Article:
Delk, who introduced his grandson, Robert Money, explained that his grandchildren and great-grandchildren have no idea what life was like when he was growing up. He said, being 90 years old, he grew up during the years between World War I and World War II and remembered those years well. He set out to write articles about life back then titled, “Memories of Yesteryear,” which was published in the Cleveland Daily Banner. The books are available at $18 each and he said he would be happy to autograph each copy sold.
Before Bostic gave the devotion, she voiced her concerns about the storm that hit the Northeast. She said she has been on her knees praying for the woman who called in on the prayer line, and for others too. “... you can’t just pray for one and leave the others out — you got to pray for them all,” she said. “We need to remember to pray for all the people involved in the storm ... we got people from Cleveland, pray for all the fire department — everybody who’s involved, because they need the prayers.” Also, she added, “Pray for the those who lost loved ones since the last meeting.”
The devotion was taken from John 14:6. Bostic said, “Everything we do, all our deeds and all our works for God should be a labor of love, motivated by our faith and hope in Him, so we have to have love, have to have faith and we have to have hope. Good works are meant to be a blessing, not an obligation, are a means of salvation. We do good works because of God’s love within us, not because we feel persuaded to do them.” When God is in your life, she continued, “the evidence is good works — praise, worship, obedience, prayer. We are signs of a heart totally committed to Jesus Christ.”
Judge Daniel Swafford was introduced as guest speaker. He began his talk, saying, “We’re in the crossroads — all of us.” He said there’s a Christian free enterprise route and there’s the what they call secular socialist route. That means putting your faith in government and this world. “I don’t know where everybody else wants to go,” Swafford said, “but I want to go the Christian free enterprise route.”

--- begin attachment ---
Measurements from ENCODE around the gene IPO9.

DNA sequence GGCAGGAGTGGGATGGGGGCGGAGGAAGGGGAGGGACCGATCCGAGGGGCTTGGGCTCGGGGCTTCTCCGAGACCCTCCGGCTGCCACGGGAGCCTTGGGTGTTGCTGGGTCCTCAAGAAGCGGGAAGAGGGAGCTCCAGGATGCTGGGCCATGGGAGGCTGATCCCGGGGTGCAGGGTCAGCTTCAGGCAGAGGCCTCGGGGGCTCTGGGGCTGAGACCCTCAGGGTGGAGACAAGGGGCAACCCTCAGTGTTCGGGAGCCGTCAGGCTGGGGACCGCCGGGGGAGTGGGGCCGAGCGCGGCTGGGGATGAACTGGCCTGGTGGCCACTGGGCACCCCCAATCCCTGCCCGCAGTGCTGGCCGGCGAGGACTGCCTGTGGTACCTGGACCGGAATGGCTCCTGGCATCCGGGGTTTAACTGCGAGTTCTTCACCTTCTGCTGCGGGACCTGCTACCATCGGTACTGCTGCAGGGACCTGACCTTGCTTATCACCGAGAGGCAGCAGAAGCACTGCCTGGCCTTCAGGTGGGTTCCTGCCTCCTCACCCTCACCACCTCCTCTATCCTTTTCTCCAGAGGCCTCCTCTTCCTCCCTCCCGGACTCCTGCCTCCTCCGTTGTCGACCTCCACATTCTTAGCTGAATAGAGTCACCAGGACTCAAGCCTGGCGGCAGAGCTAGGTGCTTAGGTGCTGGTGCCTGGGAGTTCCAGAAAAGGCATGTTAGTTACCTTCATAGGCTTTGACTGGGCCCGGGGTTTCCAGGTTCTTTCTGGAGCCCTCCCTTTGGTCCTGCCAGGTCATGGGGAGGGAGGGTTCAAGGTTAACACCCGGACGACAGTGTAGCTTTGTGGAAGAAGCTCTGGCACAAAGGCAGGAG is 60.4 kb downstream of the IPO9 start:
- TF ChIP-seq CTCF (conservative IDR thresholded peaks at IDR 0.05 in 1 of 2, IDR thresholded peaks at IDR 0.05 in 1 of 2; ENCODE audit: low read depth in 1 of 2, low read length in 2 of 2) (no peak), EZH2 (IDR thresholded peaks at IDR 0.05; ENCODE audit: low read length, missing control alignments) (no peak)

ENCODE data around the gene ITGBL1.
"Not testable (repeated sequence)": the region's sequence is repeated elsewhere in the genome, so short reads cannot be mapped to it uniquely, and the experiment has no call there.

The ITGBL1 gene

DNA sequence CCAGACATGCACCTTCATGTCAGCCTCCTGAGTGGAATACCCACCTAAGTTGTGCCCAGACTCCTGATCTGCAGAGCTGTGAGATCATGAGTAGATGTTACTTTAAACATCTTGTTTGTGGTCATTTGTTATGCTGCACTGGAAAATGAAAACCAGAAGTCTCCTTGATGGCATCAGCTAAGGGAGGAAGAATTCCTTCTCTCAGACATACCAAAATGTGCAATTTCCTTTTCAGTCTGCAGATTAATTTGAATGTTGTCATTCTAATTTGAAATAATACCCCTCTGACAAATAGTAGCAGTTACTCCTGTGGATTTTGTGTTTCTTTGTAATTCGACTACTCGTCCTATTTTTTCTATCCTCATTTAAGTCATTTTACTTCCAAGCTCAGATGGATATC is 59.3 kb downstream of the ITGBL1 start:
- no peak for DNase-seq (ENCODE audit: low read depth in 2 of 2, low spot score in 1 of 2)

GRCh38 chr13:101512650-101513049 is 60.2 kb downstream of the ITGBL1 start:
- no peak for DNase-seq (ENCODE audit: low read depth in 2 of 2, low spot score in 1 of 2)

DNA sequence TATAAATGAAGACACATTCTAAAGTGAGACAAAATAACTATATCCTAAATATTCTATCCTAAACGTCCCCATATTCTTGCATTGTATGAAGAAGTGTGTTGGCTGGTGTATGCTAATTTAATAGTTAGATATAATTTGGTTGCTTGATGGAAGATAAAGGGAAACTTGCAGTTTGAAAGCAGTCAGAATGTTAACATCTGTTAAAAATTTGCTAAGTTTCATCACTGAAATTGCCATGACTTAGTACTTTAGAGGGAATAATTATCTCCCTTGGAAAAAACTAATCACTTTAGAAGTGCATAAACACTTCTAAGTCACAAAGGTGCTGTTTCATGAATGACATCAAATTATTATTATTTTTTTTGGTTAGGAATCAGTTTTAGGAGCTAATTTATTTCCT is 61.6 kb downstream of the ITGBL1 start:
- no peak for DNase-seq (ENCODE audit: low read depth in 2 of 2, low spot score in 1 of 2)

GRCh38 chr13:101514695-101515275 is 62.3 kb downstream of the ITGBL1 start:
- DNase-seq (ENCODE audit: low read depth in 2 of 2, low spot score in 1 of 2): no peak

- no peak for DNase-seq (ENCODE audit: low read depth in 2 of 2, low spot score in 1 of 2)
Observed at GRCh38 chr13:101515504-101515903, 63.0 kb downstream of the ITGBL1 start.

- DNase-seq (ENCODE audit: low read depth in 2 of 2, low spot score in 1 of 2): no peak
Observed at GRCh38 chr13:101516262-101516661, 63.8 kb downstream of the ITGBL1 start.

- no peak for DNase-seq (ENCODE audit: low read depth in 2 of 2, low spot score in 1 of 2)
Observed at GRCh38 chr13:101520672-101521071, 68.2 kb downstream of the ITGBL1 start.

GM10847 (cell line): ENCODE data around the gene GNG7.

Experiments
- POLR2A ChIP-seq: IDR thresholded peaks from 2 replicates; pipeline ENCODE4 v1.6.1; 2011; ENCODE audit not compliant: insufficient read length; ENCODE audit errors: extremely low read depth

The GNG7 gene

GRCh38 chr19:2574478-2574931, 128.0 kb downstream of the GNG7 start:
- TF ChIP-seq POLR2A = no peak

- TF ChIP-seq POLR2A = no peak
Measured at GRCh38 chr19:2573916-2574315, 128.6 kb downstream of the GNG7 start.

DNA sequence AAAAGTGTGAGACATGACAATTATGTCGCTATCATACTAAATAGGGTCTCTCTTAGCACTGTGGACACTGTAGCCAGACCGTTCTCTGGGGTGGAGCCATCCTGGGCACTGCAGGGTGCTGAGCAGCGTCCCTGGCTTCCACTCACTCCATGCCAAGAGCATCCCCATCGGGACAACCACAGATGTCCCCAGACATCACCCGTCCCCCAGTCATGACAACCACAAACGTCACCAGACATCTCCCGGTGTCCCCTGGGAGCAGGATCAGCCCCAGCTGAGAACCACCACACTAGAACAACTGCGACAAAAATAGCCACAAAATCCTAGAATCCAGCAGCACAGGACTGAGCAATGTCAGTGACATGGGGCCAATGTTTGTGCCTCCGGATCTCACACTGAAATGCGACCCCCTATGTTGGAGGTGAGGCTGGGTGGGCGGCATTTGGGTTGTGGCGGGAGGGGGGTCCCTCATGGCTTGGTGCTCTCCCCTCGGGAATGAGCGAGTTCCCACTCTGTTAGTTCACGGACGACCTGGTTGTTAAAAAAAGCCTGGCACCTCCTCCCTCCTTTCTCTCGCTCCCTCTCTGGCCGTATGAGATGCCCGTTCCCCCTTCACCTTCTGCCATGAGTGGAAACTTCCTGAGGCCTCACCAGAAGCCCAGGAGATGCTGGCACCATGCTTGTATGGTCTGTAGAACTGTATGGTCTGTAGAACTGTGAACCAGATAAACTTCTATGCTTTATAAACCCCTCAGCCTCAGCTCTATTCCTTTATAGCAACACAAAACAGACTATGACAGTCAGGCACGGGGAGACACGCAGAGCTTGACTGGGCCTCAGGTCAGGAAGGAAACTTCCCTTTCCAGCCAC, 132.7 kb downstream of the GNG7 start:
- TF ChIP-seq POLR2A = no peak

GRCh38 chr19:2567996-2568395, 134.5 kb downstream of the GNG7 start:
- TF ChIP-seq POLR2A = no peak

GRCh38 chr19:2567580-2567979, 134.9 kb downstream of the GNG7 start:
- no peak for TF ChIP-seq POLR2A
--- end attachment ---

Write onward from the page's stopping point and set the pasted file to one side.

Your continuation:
Swafford said he had been in this job since 2006. “It’s a big challenge,” he continued ... “the terrible things we see and the bad situations.” He confided that he would go home and worry and cry about some of the things he sees, “but I do my best to do what’s right for all the children that I handle.”
He said he’s responsible for all the general sessions civil and all the juvenile and he explained what that involves. He averages 150 to 300 cases a week in small claims court and is also responsible for enforcing a local resolution to ensure the community is clean and safe. “But probably I think the most important thing I do is my juvenile,” Swafford said. He has two offices, one downtown at the courthouse and the other at the old jail location. He said, “I do juvenile justice, which is delinquent and unruly juveniles at the old jail.” But, at the courthouse, he does dependent, neglected and abused children, as well as child support. He said he knows of one instance in Bradley County where one gentleman has seven different children by seven different mothers ... “the count is up to like $200,000 he owes in child support ... a real challenge.”